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Why VCs Have Invested More Than $200M in Container Tech

Sean Michael Kerner is a senior editor at eWeek and contributor to TechWeek

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ANALYSIS: Last week alone, investors—aiming to profit from the new approach to building, deploying and managing apps—poured $63M into container vendors.

The evolving market for application containers isn’t just about developer adoption anymore; it’s now very much about investors, too.

The week of May 9, in particular, highlights the intense interest that venture capitalists (VCs) have in containers and the potential to profit from the new approach to building, deploying and managing applications at scale.

Over the course of last week, three container vendors raised a combined $63 million in new capital. The biggest funding of the week came from CoreOS, which raised a $28 million round Series B funds. Backers include GV (formerly Google Ventures), Accel, Fuel Capital, Kleiner Perkins Caufield & Byers and Y Combinator Continuity Fund.

Container investment

oracleTotal funding to date for CoreOS—which emerged in the last year to become one of the primary rivals for Docker Inc.—now stands at $48 million.

Rancher Labs, co-founded by executives that had previously founded Cloud.com, raised $20 million in Series B financing. Investors included GRC SinoGreen, Mayfield and Nexus Venture Partners. Total funding to date for Rancher Labs now stands at $30 million. The Rancher platform is a container management and deployment system that uses the Docker container engine.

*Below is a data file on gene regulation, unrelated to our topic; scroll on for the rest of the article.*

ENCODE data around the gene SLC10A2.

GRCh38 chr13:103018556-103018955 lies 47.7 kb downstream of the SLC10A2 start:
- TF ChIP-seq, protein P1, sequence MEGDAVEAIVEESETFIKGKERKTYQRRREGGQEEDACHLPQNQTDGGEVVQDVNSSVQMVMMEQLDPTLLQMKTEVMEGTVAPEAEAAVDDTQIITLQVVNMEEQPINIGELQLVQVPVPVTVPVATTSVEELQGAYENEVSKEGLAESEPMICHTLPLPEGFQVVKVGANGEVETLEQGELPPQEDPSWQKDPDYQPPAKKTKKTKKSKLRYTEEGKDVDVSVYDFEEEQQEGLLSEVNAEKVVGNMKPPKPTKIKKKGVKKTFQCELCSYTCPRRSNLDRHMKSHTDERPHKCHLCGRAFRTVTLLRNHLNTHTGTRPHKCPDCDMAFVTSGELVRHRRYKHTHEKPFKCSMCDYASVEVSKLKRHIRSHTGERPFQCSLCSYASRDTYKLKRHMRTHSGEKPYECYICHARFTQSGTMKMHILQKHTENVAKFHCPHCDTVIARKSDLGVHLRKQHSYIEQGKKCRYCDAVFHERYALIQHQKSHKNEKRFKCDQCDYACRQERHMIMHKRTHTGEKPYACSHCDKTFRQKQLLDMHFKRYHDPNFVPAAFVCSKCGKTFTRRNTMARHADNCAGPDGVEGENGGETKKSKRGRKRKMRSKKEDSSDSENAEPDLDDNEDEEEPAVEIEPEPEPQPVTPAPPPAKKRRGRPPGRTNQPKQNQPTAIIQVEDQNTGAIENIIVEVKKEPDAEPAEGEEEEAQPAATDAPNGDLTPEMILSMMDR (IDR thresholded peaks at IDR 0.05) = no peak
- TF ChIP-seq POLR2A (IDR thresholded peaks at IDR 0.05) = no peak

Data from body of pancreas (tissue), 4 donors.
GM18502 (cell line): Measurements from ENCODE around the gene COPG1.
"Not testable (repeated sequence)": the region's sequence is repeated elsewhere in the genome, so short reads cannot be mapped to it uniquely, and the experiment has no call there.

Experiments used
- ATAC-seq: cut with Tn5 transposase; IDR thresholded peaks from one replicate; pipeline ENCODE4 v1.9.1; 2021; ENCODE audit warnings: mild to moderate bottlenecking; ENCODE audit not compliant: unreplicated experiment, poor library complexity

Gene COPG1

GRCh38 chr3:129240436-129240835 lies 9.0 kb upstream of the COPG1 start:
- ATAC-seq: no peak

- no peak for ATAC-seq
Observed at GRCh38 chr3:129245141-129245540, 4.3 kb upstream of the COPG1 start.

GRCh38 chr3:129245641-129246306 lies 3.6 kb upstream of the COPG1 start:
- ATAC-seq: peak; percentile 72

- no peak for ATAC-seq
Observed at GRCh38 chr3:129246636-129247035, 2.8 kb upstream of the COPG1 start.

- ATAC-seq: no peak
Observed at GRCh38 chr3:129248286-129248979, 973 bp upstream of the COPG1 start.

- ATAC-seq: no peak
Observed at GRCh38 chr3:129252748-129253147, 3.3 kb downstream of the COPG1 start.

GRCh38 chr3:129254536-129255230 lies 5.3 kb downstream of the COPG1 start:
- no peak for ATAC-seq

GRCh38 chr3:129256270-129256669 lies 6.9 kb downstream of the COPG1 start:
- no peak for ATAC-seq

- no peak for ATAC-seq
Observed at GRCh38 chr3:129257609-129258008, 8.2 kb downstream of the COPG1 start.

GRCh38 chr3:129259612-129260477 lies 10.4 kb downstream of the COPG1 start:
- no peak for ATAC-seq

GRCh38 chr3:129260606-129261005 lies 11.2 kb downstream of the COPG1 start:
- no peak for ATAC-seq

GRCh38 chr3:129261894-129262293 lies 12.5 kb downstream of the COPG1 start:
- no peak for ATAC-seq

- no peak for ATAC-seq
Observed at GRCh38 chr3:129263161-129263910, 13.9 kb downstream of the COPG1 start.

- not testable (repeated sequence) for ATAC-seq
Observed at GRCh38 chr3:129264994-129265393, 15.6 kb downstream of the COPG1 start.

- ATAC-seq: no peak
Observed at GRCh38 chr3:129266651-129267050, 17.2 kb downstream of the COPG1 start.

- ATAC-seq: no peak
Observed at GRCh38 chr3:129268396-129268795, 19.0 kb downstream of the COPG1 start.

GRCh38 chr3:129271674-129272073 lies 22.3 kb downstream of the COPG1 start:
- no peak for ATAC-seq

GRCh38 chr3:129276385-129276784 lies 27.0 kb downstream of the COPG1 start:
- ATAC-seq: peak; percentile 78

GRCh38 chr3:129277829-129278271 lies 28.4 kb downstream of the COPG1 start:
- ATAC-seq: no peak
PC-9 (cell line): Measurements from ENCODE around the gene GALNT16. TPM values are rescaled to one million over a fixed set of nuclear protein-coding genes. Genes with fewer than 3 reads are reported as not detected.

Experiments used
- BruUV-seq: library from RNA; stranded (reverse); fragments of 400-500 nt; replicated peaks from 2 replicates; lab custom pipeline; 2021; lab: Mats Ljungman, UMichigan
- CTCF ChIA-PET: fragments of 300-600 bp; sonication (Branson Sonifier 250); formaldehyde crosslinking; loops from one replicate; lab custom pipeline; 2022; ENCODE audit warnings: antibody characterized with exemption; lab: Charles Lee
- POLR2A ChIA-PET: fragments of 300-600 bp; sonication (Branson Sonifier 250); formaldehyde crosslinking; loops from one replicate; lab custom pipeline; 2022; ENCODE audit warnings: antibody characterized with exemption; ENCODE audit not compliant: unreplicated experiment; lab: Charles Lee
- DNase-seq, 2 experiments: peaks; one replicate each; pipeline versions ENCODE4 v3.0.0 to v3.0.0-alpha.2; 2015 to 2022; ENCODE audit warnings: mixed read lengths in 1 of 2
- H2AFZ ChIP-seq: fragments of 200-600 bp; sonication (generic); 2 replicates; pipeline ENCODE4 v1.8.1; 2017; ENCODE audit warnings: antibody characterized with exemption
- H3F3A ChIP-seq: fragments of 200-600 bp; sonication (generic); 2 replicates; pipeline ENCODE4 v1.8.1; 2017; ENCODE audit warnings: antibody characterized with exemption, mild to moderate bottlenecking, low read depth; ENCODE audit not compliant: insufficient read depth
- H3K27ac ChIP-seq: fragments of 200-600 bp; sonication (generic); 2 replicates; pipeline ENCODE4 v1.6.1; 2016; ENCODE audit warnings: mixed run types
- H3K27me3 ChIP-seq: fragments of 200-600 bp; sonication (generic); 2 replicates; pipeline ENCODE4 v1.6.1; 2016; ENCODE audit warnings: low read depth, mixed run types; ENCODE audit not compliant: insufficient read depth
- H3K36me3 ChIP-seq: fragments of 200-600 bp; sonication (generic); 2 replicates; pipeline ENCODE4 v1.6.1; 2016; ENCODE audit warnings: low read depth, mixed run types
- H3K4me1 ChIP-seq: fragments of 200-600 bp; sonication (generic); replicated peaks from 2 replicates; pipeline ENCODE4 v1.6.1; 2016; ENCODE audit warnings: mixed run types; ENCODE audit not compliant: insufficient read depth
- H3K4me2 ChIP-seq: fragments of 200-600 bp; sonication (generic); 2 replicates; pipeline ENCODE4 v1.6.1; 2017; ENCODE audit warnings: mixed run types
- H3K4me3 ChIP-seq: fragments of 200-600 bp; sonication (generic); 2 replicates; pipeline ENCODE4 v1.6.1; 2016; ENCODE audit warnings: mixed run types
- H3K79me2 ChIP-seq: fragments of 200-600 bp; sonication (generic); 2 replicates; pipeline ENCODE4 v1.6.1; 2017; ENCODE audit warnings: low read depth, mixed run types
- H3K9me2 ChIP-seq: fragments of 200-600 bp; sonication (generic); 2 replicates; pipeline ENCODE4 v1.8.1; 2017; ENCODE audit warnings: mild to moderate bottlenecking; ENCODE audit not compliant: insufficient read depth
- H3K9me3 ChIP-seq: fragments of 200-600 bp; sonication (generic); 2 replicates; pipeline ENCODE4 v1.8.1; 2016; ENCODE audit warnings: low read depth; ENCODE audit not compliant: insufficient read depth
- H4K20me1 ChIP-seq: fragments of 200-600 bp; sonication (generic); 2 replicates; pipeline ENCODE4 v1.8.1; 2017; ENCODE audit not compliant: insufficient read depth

The third piece of container funding last week came from Weaveworks, which raised $15 million in Series B financing. VCs included GV and Accel. Total funding to date for Weaveworks, which is building a platform for container and microservices networking and visibility, now stands at $20 million

All that investment, however, pales in comparison to what Docker Inc. has already raised—a staggering $95 million in the first part of its Series D round of funding in April 2015, bringing its total funding to more than $150 million. Docker’s investors include Coatue, Goldman Sachs, Northern Trust, Benchmark, Greylock Partners, Sequoia Capital, Trinity Ventures and Jerry Yang’s AME Cloud Ventures.

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First mover

As the first mover in the container space, as the company that has virtually defined the current modern container runtime and packaging formats, it should come as no surprise that Docker Inc. has raised more money than its competitors and partners. It is interesting to note, though, that Docker’s Series B brought in $15 million, which is actually less than what CoreOS or Rancher Labs raised in their respective Series B rounds.

The total funds invested in Docker Inc. ($150 million), CoreOS ($48 million), Rancher Labs ($30 million) and Weaveworks ($20 million) add up to $248 million.

That’s not including others in the ecosystem—like ClusterHQ, which builds the open-source Flocker storage project for containers, that raised a $12 million Series A in February 2015; container security vendor Twistlock, which hasn’t yet announced funding; or a large crop of startups, including new networking startup Tigera, all vying for a slice of the container market.

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